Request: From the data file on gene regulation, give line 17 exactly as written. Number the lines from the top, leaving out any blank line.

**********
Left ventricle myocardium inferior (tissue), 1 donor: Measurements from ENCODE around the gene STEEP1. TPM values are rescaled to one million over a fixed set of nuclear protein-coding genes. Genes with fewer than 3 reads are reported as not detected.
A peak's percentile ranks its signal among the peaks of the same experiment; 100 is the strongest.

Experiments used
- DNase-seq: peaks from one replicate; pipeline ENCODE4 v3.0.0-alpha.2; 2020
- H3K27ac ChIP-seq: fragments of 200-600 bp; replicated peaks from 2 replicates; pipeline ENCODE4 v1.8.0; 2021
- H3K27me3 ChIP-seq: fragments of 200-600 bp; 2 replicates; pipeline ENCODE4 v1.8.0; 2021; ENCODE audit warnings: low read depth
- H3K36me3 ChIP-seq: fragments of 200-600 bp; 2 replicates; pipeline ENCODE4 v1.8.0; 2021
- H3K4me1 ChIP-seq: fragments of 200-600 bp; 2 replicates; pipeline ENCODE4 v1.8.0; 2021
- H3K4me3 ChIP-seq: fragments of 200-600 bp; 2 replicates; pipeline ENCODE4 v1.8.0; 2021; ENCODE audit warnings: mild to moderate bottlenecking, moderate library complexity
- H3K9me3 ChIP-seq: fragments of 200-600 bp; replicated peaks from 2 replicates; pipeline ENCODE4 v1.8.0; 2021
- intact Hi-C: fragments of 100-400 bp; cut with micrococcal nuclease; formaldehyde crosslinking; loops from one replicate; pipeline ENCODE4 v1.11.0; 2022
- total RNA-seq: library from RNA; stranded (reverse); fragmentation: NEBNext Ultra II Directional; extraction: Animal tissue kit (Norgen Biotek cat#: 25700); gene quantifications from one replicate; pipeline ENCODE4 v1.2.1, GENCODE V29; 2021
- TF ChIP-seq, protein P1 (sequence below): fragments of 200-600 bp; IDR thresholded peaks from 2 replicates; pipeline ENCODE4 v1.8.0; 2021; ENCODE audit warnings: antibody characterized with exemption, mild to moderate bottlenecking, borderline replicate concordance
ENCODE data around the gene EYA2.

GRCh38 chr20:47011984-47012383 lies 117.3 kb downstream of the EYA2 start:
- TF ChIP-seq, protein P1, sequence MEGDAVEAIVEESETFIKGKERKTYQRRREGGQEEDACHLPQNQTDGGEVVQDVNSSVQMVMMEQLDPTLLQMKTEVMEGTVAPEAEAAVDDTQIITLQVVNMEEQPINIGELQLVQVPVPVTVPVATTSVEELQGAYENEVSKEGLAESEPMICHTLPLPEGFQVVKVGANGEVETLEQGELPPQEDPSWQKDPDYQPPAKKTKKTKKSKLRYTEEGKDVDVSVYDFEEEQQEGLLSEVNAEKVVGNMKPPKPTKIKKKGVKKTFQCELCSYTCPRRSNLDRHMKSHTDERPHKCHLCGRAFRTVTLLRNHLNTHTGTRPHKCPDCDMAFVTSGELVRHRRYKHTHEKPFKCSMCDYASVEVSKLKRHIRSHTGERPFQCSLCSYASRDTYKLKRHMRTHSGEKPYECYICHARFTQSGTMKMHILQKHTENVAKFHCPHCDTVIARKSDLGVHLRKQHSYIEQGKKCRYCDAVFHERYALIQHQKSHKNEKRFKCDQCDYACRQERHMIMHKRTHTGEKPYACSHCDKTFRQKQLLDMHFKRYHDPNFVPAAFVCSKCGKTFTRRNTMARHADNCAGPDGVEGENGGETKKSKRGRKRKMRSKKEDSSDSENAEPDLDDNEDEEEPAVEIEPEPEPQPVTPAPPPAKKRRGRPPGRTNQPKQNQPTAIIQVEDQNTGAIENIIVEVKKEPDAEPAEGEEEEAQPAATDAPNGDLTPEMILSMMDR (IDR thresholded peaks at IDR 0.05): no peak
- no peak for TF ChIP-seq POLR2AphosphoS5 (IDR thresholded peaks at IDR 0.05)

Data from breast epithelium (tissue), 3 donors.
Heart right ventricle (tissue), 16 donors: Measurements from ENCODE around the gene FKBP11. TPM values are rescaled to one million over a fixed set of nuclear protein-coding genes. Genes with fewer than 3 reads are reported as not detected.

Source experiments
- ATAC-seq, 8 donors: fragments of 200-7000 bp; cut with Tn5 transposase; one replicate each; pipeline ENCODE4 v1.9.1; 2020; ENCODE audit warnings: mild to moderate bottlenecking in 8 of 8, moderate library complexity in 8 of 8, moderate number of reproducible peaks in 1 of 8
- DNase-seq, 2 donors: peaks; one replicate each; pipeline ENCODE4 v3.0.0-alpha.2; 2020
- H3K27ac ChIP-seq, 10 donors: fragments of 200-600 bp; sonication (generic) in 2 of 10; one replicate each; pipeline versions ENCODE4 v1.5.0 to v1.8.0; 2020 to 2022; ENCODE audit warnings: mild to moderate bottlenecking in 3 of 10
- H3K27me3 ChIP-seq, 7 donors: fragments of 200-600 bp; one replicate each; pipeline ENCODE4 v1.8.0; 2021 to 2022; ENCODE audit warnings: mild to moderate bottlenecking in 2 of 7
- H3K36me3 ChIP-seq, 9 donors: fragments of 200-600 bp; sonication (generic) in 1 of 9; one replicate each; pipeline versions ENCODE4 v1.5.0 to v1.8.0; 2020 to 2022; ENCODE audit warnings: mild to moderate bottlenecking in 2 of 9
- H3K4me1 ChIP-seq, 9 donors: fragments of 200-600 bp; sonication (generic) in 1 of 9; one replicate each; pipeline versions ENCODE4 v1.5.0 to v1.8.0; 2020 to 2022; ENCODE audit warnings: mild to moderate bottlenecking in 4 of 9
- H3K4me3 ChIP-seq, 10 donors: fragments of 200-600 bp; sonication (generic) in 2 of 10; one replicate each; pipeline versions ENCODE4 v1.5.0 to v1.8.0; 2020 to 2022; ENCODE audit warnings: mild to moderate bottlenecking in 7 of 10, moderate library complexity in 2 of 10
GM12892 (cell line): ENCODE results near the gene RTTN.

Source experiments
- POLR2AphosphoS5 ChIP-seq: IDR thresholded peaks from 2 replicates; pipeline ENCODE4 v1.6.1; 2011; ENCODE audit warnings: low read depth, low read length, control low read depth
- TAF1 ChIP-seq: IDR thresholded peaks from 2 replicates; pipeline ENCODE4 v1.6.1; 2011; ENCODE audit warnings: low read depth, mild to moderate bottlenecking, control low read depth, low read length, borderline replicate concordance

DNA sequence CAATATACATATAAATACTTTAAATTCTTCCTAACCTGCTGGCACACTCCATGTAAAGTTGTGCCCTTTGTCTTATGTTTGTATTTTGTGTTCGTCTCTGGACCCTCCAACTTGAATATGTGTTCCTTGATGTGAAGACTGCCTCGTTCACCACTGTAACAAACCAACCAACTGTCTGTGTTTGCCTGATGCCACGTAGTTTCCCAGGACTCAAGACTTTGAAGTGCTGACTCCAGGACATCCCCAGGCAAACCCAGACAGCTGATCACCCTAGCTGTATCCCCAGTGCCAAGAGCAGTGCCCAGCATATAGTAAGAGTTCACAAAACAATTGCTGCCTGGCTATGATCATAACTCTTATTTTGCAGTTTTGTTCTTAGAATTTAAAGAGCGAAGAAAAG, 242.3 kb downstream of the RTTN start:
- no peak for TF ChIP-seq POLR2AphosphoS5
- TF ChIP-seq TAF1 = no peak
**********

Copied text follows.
- no peak for TF ChIP-seq POLR2AphosphoS5 (IDR thresholded peaks at IDR 0.05)